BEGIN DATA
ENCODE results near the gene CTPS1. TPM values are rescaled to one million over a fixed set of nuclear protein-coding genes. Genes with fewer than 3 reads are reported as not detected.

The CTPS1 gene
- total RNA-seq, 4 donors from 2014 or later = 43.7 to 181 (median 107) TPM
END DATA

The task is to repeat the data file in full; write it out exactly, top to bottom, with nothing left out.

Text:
ENCODE results near the gene CTPS1. TPM values are rescaled to one million over a fixed set of nuclear protein-coding genes. Genes with fewer than 3 reads are reported as not detected.

The CTPS1 gene
- total RNA-seq, 4 donors from 2014 or later = 43.7 to 181 (median 107) TPM